Control Your Diabetes Today to Avoid This!


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So are you among those that think that you needn’t have a control over diabetes in spite of suffering from it, that your current condition cannot get any worse? If that is what you think, then you are terribly wrong, my friend. Uncontrolled or untreated diabetes often leads to many complications. Among the major complications are kidney disease, high blood pressure, gastroparesis, foot complications, diabetic ketoacidosis and even strokes. Our focus for today is diabetic ketoacidosis (DKA).


What is DKA?


DKA is a life threatening condition, which usually occurs in people with type 1 diabetes and rarely in people with type 2 diabetes. According to Medscape, this condition is a complex disordered metabolic state characterized by hyperglycaemia, ketoacidosis and ketonuria.

 

How does it happen?


It commonly occurs in type 1 diabetics because the body fails to produce enough insulin. Therefore, the cells cannot obtain the sugar in the blood for energy. The body will then burn fat as an alternative source of energy, thus producing ketones. Ketones are chemicals created by the body from the breakdown of fat for energy. Ketones are also produced when you miss a meal, you’re sick or stressed or you have an insulin reaction. The buildup of ketones increases the acidity of the blood. This is warning sign indicating that your diabetes is getting out of control. A high level of ketones poisons the body and results in DKA.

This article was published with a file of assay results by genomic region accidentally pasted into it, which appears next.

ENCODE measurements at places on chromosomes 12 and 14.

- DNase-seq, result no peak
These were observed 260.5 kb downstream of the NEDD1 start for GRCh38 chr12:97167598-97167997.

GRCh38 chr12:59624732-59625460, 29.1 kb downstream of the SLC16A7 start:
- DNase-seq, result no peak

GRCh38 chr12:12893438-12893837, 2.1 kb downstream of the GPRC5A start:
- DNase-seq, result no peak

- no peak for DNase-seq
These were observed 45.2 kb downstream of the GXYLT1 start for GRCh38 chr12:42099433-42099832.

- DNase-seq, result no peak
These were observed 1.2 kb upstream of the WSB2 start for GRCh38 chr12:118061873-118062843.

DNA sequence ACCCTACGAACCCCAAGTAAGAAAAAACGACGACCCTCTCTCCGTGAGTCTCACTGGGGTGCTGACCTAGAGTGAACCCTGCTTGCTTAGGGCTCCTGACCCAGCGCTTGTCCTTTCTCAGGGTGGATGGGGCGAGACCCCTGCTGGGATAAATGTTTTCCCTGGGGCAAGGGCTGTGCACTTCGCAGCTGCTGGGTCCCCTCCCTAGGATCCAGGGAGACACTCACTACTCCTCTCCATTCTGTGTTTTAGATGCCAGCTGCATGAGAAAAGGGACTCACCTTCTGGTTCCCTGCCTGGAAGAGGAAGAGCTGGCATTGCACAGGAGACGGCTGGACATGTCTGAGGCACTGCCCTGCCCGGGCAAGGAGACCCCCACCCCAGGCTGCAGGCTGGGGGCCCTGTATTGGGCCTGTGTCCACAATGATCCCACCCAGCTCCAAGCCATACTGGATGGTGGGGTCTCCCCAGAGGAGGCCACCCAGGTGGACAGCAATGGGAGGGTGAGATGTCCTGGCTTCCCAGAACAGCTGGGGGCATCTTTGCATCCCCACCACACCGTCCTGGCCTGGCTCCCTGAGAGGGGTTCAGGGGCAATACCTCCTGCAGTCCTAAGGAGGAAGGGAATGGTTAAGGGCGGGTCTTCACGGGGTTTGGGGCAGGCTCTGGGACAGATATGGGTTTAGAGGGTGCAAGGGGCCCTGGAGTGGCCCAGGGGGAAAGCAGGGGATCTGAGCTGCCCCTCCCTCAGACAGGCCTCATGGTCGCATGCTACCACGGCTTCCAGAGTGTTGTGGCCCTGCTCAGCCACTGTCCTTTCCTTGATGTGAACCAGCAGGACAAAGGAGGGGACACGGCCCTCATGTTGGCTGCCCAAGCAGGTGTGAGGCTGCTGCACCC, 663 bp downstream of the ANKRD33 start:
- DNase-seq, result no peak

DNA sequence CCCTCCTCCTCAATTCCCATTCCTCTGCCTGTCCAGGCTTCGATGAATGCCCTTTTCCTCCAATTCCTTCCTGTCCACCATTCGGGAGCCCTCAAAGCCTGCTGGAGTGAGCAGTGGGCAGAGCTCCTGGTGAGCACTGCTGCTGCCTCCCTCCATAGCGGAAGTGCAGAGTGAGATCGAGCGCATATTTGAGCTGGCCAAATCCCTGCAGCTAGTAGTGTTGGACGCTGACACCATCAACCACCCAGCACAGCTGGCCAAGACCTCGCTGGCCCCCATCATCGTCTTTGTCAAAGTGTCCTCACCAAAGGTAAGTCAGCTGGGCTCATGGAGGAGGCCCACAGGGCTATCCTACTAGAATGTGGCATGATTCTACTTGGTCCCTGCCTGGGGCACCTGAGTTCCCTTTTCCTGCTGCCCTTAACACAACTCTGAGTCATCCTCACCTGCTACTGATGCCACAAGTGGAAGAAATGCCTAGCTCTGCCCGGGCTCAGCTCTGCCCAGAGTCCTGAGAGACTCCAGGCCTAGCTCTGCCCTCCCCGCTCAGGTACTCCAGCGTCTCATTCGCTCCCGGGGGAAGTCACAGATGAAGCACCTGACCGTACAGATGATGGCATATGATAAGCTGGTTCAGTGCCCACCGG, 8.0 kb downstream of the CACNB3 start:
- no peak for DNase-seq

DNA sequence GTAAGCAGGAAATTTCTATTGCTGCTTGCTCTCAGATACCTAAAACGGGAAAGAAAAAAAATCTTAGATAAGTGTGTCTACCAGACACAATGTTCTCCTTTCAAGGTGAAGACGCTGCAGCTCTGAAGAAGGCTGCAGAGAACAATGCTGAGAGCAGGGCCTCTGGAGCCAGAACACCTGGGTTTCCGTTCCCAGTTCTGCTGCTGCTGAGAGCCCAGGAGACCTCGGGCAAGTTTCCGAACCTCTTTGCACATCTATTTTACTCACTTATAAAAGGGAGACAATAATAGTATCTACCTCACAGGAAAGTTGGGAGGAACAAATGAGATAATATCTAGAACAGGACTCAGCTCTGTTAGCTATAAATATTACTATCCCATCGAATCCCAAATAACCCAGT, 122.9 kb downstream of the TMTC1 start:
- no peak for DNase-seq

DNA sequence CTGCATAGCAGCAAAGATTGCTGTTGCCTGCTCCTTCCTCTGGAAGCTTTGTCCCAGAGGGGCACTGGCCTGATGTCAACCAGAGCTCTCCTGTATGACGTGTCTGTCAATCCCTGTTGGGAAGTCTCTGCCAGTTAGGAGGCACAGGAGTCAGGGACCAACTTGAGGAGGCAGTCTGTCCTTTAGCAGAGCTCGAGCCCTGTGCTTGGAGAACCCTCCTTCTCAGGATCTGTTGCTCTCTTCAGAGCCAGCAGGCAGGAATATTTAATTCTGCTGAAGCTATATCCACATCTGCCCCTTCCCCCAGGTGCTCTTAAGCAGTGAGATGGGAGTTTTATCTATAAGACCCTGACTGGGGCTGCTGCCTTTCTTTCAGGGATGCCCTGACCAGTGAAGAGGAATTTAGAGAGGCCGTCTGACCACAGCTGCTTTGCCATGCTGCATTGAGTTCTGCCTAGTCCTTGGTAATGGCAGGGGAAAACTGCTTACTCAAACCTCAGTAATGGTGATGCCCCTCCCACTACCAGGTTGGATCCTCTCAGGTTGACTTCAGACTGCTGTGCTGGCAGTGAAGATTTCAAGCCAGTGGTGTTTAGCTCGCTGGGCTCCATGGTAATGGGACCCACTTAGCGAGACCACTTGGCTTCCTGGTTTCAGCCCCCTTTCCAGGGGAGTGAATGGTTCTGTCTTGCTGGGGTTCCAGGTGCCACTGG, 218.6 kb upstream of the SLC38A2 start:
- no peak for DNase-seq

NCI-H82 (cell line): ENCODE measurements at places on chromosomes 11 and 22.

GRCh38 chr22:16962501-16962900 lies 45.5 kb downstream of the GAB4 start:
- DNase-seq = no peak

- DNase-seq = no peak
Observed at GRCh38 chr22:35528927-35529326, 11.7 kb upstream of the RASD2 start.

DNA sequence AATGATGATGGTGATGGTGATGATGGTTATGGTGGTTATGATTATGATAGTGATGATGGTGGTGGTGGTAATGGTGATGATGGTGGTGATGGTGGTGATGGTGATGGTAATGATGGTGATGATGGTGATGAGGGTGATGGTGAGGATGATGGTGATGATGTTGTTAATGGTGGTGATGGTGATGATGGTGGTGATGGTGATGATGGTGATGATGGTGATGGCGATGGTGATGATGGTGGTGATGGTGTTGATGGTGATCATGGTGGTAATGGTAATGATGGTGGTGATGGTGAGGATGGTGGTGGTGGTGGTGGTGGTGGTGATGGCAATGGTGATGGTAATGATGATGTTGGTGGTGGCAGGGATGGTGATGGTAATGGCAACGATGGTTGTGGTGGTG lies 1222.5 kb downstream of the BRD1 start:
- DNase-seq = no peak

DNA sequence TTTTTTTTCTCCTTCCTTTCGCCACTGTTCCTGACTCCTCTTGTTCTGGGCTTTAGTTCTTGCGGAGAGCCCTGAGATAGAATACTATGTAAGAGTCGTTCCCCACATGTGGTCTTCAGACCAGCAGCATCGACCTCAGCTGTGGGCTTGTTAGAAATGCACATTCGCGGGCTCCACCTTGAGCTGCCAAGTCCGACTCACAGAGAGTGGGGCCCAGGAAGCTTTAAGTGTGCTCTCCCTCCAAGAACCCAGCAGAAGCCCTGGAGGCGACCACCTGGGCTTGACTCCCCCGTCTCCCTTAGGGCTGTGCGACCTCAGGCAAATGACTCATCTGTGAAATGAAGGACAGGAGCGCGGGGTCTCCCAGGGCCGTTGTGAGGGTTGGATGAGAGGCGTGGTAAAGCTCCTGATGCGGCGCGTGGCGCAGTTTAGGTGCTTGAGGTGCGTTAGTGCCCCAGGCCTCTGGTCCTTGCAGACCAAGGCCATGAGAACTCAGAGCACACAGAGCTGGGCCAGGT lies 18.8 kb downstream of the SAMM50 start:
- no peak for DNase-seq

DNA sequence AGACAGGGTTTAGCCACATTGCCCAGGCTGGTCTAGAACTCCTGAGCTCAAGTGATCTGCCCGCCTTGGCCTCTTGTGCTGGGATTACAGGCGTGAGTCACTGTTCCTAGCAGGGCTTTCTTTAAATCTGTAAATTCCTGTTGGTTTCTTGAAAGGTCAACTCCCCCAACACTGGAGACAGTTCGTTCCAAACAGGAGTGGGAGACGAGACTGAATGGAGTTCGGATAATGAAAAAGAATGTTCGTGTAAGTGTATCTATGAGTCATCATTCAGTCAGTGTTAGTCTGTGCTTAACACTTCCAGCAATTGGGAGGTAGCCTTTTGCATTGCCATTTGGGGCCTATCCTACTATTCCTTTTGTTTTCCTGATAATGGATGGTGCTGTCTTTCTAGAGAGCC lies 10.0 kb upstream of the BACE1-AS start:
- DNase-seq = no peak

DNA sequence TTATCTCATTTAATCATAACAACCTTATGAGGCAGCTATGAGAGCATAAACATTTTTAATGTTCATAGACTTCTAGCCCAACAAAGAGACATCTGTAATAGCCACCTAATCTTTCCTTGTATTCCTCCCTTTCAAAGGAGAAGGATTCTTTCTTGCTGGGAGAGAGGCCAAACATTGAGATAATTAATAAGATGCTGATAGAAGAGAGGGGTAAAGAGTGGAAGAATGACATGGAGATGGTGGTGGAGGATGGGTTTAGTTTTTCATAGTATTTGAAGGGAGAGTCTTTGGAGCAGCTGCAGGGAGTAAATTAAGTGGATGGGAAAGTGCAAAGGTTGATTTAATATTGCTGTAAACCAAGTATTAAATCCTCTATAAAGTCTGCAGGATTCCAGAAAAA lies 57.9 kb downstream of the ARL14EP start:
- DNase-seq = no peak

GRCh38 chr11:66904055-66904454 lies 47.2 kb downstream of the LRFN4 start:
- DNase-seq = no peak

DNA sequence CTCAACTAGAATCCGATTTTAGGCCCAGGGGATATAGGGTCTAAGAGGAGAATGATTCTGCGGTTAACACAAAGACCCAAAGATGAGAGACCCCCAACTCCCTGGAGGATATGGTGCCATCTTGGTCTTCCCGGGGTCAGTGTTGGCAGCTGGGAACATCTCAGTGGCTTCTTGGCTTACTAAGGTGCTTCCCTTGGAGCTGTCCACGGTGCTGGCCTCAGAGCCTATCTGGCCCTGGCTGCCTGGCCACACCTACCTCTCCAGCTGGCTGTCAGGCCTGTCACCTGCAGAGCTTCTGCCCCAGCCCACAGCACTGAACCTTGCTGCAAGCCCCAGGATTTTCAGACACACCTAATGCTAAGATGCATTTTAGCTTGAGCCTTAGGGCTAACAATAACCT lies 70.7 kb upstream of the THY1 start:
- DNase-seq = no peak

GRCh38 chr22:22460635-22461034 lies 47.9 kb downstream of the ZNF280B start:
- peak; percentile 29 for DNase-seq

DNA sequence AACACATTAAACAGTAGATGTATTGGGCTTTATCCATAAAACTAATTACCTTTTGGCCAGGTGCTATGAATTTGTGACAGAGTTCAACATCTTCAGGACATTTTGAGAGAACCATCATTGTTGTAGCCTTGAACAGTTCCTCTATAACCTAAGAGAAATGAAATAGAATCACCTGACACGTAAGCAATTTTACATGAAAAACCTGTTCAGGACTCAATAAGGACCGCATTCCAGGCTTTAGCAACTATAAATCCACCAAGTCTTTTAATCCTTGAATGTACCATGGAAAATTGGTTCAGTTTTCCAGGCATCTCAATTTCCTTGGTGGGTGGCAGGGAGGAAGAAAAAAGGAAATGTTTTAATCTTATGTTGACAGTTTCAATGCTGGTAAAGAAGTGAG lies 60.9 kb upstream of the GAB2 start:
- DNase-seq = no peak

Warning Signs and Symptoms


Common early symptoms of DKA are:

  1. Polydipsia (excessive thirst and fluid intake)

  2. Polyuria (passing large amounts of urine)


 

Other signs and symptoms are:

  1. Tiredness, fatigue or generalized weakness

  2. Shortness of breath

  3. Abdominal (tummy) pain

  4. Nausea and vomiting (associated to abdominal pain, decreased appetite and anorexia)

  5. Decreased consciousness (mildly disorientated, confused)

  6. Increased in blood sugar or ketone levels (detected using self-testing kits)

  7. “Fruity” smelling breath




 

What should you do?


If you are experiencing most of the symptoms stated above, do contact your GP or your regular doctor immediately.

If they cannot be contacted, go to the nearest hospital immediately.

 

Treatment Options


When in the hospital you might receive the following treatments:

  • Fluid resuscitation (fluid pumped directly into a vein to rehydrate your body)

  • Reversal of the acidosis and ketosis (alkalinizing agents such as sodium bicarbonate are usually administered)

  • Reduction in the plasma glucose concentration to normal (insulin usually pumped into a vein)

  • Replacement of minerals that you may have lost (eg. potassium)

  • Identification of the underlying cause


 

You will then be closely monitored to check how well you are responding to the treatment.

When they are no further problems, you would be able to leave the hospital when you are able to eat and drink normally and tests have shown that you have a safe ketone level in your body.

 

Where can I get tested for diabetes?


Gribbles offers health screening to detect diseases such as diabetes. Click here to find out more before its too late!

 

RESOURCES


American Diabetes Association

Medscape

WebMD

NHS

 


Shu Ying Chee

by Shu Ying Chee

I live by this quote, “Prevention is better than cure”. This is why I am a strong believer in practicing a healthy lifestyle… and so should you! View all articles by Shu Ying Chee.




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